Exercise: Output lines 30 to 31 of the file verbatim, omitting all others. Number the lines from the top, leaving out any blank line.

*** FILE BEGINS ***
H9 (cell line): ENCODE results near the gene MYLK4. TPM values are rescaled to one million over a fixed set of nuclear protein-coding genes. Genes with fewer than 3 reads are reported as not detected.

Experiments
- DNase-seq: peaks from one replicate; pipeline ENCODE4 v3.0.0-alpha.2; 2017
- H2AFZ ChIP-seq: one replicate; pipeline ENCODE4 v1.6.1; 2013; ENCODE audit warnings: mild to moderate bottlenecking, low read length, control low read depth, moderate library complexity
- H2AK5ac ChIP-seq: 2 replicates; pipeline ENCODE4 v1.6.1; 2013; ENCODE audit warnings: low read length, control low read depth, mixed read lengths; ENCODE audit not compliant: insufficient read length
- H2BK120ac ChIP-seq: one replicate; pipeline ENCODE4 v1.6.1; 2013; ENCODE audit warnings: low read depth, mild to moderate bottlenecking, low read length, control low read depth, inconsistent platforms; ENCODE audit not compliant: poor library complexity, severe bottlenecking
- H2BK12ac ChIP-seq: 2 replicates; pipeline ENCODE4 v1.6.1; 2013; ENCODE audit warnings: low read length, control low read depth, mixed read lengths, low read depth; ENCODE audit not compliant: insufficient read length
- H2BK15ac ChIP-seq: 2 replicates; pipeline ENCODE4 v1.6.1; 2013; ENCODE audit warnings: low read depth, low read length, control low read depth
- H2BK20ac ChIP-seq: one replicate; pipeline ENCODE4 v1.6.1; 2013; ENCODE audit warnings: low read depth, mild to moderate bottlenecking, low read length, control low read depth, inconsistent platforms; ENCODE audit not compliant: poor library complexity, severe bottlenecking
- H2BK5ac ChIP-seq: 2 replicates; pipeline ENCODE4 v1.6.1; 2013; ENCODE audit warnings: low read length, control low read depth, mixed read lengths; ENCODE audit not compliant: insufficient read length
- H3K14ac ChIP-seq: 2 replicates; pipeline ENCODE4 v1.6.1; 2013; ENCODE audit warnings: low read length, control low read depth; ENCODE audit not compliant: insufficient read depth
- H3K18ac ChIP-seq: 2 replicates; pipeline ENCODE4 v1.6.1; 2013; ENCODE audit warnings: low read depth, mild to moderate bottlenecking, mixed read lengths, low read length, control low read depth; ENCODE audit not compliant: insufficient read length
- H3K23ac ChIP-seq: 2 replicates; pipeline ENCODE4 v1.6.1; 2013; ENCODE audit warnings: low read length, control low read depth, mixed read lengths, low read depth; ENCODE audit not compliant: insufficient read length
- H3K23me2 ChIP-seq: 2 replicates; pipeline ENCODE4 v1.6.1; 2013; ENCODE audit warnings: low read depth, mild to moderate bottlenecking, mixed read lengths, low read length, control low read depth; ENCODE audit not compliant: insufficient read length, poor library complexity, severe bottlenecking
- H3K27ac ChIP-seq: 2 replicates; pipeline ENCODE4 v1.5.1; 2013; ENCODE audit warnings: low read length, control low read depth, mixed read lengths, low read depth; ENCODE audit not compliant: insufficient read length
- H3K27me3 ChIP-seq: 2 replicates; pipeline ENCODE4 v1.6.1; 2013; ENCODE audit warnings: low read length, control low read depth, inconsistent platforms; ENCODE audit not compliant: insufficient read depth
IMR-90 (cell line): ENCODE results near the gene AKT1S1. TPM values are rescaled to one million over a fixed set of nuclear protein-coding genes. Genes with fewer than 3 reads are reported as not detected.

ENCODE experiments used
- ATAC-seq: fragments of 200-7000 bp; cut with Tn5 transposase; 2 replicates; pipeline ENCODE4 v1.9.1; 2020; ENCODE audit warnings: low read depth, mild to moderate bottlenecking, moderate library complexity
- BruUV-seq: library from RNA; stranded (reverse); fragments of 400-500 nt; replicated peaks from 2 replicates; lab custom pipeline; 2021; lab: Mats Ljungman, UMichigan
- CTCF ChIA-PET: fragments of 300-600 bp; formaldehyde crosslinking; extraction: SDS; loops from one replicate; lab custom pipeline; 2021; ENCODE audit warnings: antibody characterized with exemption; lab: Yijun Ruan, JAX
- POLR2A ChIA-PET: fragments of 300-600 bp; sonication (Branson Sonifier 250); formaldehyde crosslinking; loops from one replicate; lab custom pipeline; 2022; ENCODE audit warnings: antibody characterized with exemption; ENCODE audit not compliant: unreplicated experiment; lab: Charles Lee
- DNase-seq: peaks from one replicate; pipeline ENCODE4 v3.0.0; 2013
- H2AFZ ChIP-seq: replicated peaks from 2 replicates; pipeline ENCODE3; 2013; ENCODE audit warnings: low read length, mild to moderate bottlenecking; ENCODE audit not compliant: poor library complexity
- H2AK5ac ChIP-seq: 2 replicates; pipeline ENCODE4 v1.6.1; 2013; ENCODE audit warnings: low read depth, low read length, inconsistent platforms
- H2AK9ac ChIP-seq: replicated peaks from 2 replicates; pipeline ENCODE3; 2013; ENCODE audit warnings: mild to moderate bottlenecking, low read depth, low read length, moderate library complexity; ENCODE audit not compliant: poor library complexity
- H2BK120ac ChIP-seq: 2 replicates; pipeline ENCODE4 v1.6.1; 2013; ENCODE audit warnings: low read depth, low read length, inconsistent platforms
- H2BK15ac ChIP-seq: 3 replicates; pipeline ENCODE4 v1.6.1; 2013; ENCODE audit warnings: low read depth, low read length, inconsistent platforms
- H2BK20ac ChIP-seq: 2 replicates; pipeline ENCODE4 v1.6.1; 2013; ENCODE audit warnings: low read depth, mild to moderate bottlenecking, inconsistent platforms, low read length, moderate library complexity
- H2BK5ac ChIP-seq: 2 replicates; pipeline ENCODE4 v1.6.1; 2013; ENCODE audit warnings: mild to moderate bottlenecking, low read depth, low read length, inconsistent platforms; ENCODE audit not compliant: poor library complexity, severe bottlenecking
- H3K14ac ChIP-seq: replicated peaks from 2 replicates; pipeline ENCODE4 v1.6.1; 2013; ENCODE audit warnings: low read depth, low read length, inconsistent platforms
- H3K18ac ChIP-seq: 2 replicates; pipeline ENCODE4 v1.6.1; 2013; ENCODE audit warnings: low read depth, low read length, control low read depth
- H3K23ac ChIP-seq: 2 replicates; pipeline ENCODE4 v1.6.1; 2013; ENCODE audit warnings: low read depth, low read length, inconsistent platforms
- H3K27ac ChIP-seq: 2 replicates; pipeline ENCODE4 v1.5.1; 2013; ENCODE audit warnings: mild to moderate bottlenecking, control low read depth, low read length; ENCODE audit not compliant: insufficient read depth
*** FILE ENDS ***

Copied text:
- H2BK5ac ChIP-seq: 2 replicates; pipeline ENCODE4 v1.6.1; 2013; ENCODE audit warnings: mild to moderate bottlenecking, low read depth, low read length, inconsistent platforms; ENCODE audit not compliant: poor library complexity, severe bottlenecking
- H3K14ac ChIP-seq: replicated peaks from 2 replicates; pipeline ENCODE4 v1.6.1; 2013; ENCODE audit warnings: low read depth, low read length, inconsistent platforms